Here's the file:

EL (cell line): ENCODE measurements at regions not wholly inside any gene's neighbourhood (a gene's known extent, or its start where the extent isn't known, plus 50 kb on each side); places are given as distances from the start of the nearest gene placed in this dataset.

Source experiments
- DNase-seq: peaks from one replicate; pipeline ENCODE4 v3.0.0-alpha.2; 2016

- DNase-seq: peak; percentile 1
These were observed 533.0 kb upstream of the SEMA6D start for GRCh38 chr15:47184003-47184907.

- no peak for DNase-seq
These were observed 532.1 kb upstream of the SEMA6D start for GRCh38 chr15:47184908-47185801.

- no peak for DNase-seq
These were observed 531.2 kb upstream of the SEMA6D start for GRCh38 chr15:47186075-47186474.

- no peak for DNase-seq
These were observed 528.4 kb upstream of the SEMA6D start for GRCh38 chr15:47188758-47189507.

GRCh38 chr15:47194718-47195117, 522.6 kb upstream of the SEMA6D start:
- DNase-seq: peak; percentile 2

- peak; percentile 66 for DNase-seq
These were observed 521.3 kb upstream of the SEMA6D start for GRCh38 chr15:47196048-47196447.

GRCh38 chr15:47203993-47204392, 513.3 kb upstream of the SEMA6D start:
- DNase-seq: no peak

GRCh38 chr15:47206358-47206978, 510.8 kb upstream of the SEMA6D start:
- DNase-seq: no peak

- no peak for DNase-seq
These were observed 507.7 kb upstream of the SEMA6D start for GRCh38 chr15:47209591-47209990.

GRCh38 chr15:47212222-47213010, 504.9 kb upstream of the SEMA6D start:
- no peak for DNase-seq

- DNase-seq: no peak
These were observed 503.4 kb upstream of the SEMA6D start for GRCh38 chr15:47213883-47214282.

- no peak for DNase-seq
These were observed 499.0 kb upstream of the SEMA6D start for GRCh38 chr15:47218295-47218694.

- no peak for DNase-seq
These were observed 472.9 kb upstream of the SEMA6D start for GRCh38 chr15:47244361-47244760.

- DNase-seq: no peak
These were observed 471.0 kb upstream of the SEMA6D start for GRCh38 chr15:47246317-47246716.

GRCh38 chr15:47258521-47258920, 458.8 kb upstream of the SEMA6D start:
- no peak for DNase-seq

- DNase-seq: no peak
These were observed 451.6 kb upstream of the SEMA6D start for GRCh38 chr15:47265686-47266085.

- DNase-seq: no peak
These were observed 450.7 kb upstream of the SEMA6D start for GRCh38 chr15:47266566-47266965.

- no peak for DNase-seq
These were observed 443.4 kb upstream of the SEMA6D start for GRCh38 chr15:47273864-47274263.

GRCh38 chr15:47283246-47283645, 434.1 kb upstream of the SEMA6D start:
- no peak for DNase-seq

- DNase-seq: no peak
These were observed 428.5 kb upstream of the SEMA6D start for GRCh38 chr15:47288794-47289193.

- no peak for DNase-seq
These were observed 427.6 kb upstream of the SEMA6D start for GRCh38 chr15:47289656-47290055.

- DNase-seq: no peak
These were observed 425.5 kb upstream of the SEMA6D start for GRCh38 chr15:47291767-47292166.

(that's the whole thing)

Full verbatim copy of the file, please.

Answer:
EL (cell line): ENCODE measurements at regions not wholly inside any gene's neighbourhood (a gene's known extent, or its start where the extent isn't known, plus 50 kb on each side); places are given as distances from the start of the nearest gene placed in this dataset.

Source experiments
- DNase-seq: peaks from one replicate; pipeline ENCODE4 v3.0.0-alpha.2; 2016

- DNase-seq: peak; percentile 1
These were observed 533.0 kb upstream of the SEMA6D start for GRCh38 chr15:47184003-47184907.

- no peak for DNase-seq
These were observed 532.1 kb upstream of the SEMA6D start for GRCh38 chr15:47184908-47185801.

- no peak for DNase-seq
These were observed 531.2 kb upstream of the SEMA6D start for GRCh38 chr15:47186075-47186474.

- no peak for DNase-seq
These were observed 528.4 kb upstream of the SEMA6D start for GRCh38 chr15:47188758-47189507.

GRCh38 chr15:47194718-47195117, 522.6 kb upstream of the SEMA6D start:
- DNase-seq: peak; percentile 2

- peak; percentile 66 for DNase-seq
These were observed 521.3 kb upstream of the SEMA6D start for GRCh38 chr15:47196048-47196447.

GRCh38 chr15:47203993-47204392, 513.3 kb upstream of the SEMA6D start:
- DNase-seq: no peak

GRCh38 chr15:47206358-47206978, 510.8 kb upstream of the SEMA6D start:
- DNase-seq: no peak

- no peak for DNase-seq
These were observed 507.7 kb upstream of the SEMA6D start for GRCh38 chr15:47209591-47209990.

GRCh38 chr15:47212222-47213010, 504.9 kb upstream of the SEMA6D start:
- no peak for DNase-seq

- DNase-seq: no peak
These were observed 503.4 kb upstream of the SEMA6D start for GRCh38 chr15:47213883-47214282.

- no peak for DNase-seq
These were observed 499.0 kb upstream of the SEMA6D start for GRCh38 chr15:47218295-47218694.

- no peak for DNase-seq
These were observed 472.9 kb upstream of the SEMA6D start for GRCh38 chr15:47244361-47244760.

- DNase-seq: no peak
These were observed 471.0 kb upstream of the SEMA6D start for GRCh38 chr15:47246317-47246716.

GRCh38 chr15:47258521-47258920, 458.8 kb upstream of the SEMA6D start:
- no peak for DNase-seq

- DNase-seq: no peak
These were observed 451.6 kb upstream of the SEMA6D start for GRCh38 chr15:47265686-47266085.

- DNase-seq: no peak
These were observed 450.7 kb upstream of the SEMA6D start for GRCh38 chr15:47266566-47266965.

- no peak for DNase-seq
These were observed 443.4 kb upstream of the SEMA6D start for GRCh38 chr15:47273864-47274263.

GRCh38 chr15:47283246-47283645, 434.1 kb upstream of the SEMA6D start:
- no peak for DNase-seq

- DNase-seq: no peak
These were observed 428.5 kb upstream of the SEMA6D start for GRCh38 chr15:47288794-47289193.

- no peak for DNase-seq
These were observed 427.6 kb upstream of the SEMA6D start for GRCh38 chr15:47289656-47290055.

- DNase-seq: no peak
These were observed 425.5 kb upstream of the SEMA6D start for GRCh38 chr15:47291767-47292166.